Singer Dua Lipa has slammed how ministers have branded the migrants ‘short-sighted and narrow-minded’.
Lipa, who was born in London to Kosovar-Albanian parents, said the way the government discussed Albanians had “hurt” her as she called for “more empathy”.
Home Secretary Suella Braverman singled out ‘Albanian criminals’ as she claimed there had been an ‘invasion’ of England during a Commons debate on small crossings by Channel boat.
In an interview with The Sunday Times, Lipa, 27, said: “Of course it hurts. All those words thrown around about immigrants? I’ve always thought of London as an amalgamation of cultures. It is an integral part of the city.
“So when you hear the government talking about Albanians, for example, it hurts. It’s short-sighted and narrow-minded, but that’s how a lot of people think.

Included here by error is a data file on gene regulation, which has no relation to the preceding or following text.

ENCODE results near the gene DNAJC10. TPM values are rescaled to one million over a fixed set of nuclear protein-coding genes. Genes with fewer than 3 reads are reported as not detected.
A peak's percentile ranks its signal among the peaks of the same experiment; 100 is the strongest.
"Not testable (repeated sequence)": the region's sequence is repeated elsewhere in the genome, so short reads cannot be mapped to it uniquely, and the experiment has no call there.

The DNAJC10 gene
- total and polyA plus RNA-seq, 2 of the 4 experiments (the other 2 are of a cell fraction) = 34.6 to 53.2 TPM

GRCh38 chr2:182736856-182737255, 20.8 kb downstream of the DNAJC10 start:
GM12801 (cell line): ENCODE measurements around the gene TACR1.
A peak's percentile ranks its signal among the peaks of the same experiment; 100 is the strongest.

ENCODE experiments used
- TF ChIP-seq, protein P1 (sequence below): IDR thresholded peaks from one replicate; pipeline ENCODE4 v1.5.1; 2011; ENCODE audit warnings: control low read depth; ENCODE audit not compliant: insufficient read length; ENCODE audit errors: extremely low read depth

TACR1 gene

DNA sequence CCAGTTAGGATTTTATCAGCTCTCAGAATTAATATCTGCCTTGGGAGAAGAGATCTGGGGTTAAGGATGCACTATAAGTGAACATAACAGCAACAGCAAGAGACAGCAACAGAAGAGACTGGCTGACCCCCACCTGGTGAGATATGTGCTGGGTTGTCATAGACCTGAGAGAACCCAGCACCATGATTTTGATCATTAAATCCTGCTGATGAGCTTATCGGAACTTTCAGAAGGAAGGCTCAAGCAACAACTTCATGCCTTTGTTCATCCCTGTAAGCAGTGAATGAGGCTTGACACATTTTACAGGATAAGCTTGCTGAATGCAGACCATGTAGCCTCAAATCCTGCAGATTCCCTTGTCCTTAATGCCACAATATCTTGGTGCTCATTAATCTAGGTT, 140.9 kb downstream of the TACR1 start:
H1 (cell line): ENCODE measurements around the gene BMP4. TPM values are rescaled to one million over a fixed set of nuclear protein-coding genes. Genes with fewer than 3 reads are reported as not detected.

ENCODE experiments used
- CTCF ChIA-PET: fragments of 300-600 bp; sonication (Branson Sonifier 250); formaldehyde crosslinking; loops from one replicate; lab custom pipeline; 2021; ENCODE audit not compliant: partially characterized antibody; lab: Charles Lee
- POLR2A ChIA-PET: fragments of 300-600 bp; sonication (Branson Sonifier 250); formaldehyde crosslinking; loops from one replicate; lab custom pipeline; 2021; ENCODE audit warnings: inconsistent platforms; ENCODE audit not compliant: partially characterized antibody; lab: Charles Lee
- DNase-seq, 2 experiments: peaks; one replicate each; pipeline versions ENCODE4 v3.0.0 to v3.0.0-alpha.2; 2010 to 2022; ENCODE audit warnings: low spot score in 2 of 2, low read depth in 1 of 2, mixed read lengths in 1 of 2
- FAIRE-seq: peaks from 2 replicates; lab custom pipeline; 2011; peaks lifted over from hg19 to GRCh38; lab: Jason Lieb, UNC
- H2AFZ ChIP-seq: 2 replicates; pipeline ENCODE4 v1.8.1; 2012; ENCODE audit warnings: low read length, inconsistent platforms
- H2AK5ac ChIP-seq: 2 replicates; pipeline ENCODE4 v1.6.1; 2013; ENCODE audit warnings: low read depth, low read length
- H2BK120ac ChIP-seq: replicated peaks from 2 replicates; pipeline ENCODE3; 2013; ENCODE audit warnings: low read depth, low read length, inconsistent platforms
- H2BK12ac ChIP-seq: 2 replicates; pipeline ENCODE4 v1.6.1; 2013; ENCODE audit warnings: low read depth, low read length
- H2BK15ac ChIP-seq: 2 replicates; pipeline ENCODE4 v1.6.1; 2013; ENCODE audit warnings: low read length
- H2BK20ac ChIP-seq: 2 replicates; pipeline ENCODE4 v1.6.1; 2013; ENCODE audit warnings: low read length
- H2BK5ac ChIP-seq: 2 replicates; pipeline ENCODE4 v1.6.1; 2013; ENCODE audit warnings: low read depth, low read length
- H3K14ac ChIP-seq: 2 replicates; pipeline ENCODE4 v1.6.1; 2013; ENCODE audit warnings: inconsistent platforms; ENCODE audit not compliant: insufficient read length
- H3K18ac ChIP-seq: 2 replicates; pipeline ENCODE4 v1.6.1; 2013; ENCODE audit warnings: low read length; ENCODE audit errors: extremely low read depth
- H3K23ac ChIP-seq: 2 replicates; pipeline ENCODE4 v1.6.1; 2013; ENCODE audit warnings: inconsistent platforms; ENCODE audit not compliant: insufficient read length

“No matter how we try to change the rhetoric, there will always be those who think, ‘Immigrants are coming into the country and taking jobs.’
“However, the immigrants who came here made their living by working incredibly hard. We need more empathy, because people only leave their country out of necessity, out of fear for their families.
Albanian Prime Minister Edi Rama has criticized the “very, very shameful” singling out of Albanians by ministers, especially Ms Braverman.
When meeting Rishi Sunak at No 10 in March, Mr Rama cited Lipa as an example of the positives Albanians bring to Britain.
“Dua Lipa is not just a British singer, but an Albanian immigrant who has come here, as many have come, to build, heal, cook and sing for you, and we want to make sure that this community feels not only safe but feels honored here,” he said.
Lipa’s parents left Kosovo around 1992, as the tensions that led to the war that began six years later began to surface.